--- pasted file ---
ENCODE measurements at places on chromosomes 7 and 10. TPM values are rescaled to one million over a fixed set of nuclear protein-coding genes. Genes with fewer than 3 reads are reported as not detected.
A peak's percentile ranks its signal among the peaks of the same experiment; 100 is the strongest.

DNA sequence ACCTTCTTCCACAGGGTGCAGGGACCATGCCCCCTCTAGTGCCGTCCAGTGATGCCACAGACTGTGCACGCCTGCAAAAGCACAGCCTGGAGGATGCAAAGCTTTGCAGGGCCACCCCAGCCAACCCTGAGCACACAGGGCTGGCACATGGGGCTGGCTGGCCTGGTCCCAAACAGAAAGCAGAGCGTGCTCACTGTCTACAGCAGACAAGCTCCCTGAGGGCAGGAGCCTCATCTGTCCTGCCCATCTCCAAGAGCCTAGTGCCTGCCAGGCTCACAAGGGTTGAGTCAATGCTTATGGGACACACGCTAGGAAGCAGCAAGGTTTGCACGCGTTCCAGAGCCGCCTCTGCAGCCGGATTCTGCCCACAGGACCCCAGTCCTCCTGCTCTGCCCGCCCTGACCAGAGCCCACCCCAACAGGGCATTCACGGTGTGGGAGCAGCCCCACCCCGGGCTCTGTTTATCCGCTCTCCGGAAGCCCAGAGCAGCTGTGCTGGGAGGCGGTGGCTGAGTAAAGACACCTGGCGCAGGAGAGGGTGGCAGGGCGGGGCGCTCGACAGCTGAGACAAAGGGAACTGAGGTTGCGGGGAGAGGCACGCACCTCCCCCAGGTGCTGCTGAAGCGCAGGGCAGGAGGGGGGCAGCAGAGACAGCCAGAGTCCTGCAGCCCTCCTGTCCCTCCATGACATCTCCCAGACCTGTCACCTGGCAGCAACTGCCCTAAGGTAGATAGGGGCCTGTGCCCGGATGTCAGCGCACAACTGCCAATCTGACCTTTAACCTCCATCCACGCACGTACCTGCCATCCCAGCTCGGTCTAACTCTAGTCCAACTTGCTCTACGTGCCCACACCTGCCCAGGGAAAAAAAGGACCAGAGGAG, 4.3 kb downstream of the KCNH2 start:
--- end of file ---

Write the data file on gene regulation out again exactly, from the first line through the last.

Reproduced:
ENCODE measurements at places on chromosomes 7 and 10. TPM values are rescaled to one million over a fixed set of nuclear protein-coding genes. Genes with fewer than 3 reads are reported as not detected.
A peak's percentile ranks its signal among the peaks of the same experiment; 100 is the strongest.

DNA sequence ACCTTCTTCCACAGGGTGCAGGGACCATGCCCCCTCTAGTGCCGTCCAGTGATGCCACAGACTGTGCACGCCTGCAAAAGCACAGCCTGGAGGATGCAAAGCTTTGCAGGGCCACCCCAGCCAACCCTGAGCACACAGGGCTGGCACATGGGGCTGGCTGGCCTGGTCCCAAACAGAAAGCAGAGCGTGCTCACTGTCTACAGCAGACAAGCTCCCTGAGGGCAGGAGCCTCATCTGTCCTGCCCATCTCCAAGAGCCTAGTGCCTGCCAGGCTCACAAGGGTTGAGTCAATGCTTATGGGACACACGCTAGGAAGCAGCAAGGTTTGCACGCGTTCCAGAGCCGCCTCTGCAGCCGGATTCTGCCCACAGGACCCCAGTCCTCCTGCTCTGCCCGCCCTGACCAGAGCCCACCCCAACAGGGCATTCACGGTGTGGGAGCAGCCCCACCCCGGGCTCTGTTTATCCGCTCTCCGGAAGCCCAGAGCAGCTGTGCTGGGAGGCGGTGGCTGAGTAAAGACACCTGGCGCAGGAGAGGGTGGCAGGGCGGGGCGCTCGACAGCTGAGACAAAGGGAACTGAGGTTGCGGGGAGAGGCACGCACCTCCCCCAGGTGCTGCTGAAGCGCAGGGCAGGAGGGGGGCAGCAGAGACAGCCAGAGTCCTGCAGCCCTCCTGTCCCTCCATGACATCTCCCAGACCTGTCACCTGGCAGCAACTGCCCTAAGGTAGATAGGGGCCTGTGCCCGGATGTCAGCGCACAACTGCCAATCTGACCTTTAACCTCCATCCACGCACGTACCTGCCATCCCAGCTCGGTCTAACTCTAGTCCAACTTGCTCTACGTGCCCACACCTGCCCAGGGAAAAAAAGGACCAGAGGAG, 4.3 kb downstream of the KCNH2 start: